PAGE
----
Another disadvantage to S Corporations is the limitation to one class of stock. This results in less flexibility when allocating income and losses among shareholders or members.
Lastly, the IRS closely monitors S Corporations because they have the power to classify distributions as dividends or salaries. The IRS will scrutinize salary payments and look to determine whether they’re reasonable.
To form a New York S Corp, you must make an actual election by submitting the appropriate forms at both the federal and state levels. When you create a corporation, the default is C Corporation election. For LLCs with more than one member, the default is to be treated as a partnership and taxed as such.
S corporations are actually a type of tax classification, not a business structure. Similar to LLCs, S Corporations provide limited liability protection and are subject to pass-through taxation, as discussed above. Keep in mind, however, there are differences between LLCs and S Corporations, and it’s important to understand them before you make the election.
Although S Corporations are not subject to federal income tax at the corporate level, a New York State S Corp still owes corporate franchise tax. This tax is a fixed minimum amount based on New York receipts.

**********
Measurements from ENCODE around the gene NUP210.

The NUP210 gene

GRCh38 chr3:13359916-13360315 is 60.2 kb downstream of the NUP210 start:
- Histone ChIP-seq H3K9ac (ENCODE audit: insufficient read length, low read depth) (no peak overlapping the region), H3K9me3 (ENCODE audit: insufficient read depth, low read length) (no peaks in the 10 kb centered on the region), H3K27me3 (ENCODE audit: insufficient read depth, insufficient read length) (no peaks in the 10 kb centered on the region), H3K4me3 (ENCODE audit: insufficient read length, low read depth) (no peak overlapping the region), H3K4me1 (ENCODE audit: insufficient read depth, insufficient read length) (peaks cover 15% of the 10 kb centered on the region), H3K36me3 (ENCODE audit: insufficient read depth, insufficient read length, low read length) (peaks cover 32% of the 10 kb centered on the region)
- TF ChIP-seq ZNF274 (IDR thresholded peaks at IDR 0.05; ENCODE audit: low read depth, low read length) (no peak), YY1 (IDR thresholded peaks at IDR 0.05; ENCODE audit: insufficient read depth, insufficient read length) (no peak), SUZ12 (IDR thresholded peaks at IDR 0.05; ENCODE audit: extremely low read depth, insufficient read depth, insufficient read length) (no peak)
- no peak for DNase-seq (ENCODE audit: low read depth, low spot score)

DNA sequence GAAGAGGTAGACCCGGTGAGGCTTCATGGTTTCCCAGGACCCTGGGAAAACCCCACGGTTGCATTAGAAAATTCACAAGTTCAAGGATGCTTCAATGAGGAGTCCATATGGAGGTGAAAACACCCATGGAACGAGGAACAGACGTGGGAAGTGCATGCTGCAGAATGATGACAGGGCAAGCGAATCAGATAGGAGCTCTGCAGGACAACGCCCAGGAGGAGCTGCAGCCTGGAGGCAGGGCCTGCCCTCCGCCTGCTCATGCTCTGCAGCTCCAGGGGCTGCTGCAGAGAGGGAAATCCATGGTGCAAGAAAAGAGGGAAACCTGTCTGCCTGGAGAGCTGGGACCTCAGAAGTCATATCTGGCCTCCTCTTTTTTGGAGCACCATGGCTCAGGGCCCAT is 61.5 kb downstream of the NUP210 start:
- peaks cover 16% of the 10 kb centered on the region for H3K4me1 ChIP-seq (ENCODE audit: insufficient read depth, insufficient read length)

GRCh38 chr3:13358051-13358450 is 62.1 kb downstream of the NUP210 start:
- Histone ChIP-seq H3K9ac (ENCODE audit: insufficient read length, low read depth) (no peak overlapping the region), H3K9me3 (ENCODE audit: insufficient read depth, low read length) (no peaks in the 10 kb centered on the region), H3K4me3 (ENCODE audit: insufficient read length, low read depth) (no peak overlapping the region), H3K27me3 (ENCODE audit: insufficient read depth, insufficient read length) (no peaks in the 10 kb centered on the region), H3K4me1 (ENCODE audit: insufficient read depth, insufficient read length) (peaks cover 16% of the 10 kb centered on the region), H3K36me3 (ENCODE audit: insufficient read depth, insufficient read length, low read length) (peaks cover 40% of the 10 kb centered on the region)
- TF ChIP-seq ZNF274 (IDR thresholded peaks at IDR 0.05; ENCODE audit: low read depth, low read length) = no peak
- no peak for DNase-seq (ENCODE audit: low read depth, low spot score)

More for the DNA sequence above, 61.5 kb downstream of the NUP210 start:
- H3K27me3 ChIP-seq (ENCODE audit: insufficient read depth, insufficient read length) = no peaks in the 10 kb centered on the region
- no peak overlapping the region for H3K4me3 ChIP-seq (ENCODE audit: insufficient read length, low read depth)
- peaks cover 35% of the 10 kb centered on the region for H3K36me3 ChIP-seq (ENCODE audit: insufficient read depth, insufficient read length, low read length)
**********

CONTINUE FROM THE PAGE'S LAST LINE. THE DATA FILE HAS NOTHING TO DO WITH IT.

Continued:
C Corporations and S Corporations differ in terms of tax treatment and ownership restrictions. C Corporations pay federal income tax on their income at the corporate level, and then shareholders pay income tax on distributions received. This is known as double taxation. S Corporations, on the other hand, pass their income through to the shareholders or LLC members who declare the income on their individual tax returns.
S Corporations also have strict ownership requirements, while C Corporations have no restrictions in terms of the number or types of shareholders.
The underlying entity, whether that be an LLC or corporation, must first meet the IRS’s criteria for ownership (e.g., no more than 100 shareholders, one class of stock, etc.). Then, you must complete and file Form 2553 with the IRS making the S Corporation election.
Under New York’s S Corporation filing requirements, any entity that wants to make an S Corporation election must also file Form CT-6 with the Department of Taxation and Finance.
New York also requires that all shareholders agree to the S Corporation election and individually affirm their consent on Form CT-6.